The City Press recently reported that “one of the reasons President Jacob Zuma believed criminal charges against him relating to the arms deal should be dropped was because corruption is only a crime in a Western paradigm”.
The report further stated that “even if it was a crime, Zuma’s lawyers apparently argued, it was a crime where there are no victims”.
These statements come from president Zuma’s 2009 written representations to the National Prosecuting Authority (NPA).
Another media report, this time by Beeld, stated that Zuma was part of a broad corruption scheme intended to benefit the party in perpetuity.
The ANC responded, saying that it was “unfazed” by this report and that “there is nothing new in the report”.
“This is an old concoction of a campaign that never dies, that seeks to discredit the leadership of the ANC,” the party said.
The true impact of corruption
South Africa’s Corruption Watch website states that corruption and bad management practices eat into the nation’s wealth, channelling money away from social grants, education, hospitals and related project.
Corruption therefore hurts the very people who are most dependent on government for support.
“Studies around the world show how corruption can interrupt investment, restrict trade, reduce economic growth and distort the facts and figures associated with government expenditure,” Corruption Watch said.
“But the most alarming studies are the ones directly linking corruption in certain countries to increasing levels of poverty and income inequality.”
A research paper on Transparancy.org substantiates Corruption Watch’s views, stating that corruption adversely affects long-term economic growth through its impact on investment, taxation, public expenditures and human development.
“Corruption is also likely to undermine the regulatory environment and the efficiency of state institutions as rent-seeking distorts incentives and decision-making processes,” the paper states.
“Not only does corruption affect economic development in terms of economic efficiency and growth, it also affects equitable distribution of resources across the population, increasing income inequalities, undermining the effectiveness of social welfare programmes and ultimately resulting in lower levels of human development.”
According to Grant Thornton, government corruption has the following consequences:
- Undermines democracy and the rule of law;
- Hampers the development of markets and drives away investments;
- Leads to loss of confidence in institutions and the de-legitimisation of government;
- Increases costs of services/products and lowers the quality of services as contracts are not ordinarily awarded to the appropriate bidder;
- Allows organised crime, terrorism and other threats to human security to flourish.
What the ANC says about corruption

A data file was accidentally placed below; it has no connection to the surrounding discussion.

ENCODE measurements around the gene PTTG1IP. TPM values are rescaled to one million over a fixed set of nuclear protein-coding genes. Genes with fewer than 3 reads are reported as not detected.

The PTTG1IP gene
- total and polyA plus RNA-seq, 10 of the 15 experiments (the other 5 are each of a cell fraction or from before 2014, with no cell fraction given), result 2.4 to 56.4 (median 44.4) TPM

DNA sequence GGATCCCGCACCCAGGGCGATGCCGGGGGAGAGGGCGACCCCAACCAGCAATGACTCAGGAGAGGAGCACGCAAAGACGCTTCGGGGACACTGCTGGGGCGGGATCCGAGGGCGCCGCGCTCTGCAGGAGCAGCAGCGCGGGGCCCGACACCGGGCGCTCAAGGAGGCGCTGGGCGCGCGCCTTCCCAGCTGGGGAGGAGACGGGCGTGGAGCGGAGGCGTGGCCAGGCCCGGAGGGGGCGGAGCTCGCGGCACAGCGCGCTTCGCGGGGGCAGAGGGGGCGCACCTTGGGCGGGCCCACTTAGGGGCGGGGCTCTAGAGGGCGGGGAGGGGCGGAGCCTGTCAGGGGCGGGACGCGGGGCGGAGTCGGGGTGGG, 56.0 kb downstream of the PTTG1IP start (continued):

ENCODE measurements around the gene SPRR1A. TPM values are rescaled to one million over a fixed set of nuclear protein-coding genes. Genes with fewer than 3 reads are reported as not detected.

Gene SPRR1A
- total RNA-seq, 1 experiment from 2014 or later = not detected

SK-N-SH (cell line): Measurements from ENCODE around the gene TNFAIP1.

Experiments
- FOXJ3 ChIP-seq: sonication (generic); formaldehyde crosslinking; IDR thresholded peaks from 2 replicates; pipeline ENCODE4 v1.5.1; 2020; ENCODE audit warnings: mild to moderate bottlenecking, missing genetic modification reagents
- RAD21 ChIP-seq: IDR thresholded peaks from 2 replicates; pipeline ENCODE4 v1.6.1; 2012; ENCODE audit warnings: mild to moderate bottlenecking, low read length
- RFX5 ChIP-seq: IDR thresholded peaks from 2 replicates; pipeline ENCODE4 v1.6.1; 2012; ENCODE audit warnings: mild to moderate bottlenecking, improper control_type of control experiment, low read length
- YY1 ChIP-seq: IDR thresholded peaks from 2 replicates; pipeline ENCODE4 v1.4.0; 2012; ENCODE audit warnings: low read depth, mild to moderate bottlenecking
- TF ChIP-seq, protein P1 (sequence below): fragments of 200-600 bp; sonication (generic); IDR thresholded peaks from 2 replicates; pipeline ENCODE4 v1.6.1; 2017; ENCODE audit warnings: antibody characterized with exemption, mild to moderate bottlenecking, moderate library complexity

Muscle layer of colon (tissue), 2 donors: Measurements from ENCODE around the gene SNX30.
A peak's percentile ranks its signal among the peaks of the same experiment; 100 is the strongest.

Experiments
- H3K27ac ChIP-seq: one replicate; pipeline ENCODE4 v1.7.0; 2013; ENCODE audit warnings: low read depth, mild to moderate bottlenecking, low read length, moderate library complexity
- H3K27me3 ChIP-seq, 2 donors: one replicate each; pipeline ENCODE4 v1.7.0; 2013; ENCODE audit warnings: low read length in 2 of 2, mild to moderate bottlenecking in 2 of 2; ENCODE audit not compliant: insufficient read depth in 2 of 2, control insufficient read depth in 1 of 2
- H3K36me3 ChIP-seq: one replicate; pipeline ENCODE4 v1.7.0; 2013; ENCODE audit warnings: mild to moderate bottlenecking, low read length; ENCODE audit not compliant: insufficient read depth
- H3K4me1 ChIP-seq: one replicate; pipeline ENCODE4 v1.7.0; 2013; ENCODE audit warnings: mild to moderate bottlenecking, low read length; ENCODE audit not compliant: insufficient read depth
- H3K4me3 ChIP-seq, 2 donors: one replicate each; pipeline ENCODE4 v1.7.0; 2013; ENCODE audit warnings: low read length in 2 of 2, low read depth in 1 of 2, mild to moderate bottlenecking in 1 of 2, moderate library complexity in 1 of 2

It is not necessary to look at academic studies or anti-corruption organisations to establish that corruption is bad for a country and causes people to suffer.
The ANC said that it is its view that if “crime and corruption is not firmly attended to, it has the potential to reverse our hard won democratic gains”.
“Crime and corruption hampers the pace of government service delivery to our people,” the party said.
“The ANC believes we must be tough on corruption, nepotism and bribery regardless of who is involved.”
The ANC’s 2014 Election Manifesto promised to intensify the fight against corruption in both the public and private sectors.
What Zuma says about corruption
In a 2011 message from President Jacob Zuma, he said that government has identified corruption as a key threat to achieving government objectives.
“Our goal is to build a performance oriented state that is free of fraud and corruption,” said Zuma.
“Corruption within the public sector undermines the moral authority of the State. It inhibits socio-economic development and contributes to delays in delivering services to our people,” he added.
In 2013, Zuma said that the ANC is determined to root out corruption.
“Wherever there is corruption in government we will not hesitate to act, the ANC itself has decided that corruption in any form must be exposed and those found guilty must recuse themselves from leadership positions,” said Zuma.
These statements by Zuma and the ANC stand in stark contrast to Zuma’s alleged statement to the NPA in 2009 that corruption is only a crime in a “Western paradigm”, and that there are no victims.
BusinessTech contacted the presidency to find out whether Zuma did indeed Zuma use these arguments in his 2009 written representations to the National Prosecuting Authority (NPA).
The presidency was also asked whether it is president Jacob Zuma’s view that corruption is only a crime in a Western paradigm, and that it is a victimless crime.
Unfortunately the presidency did not respond by the time of publication.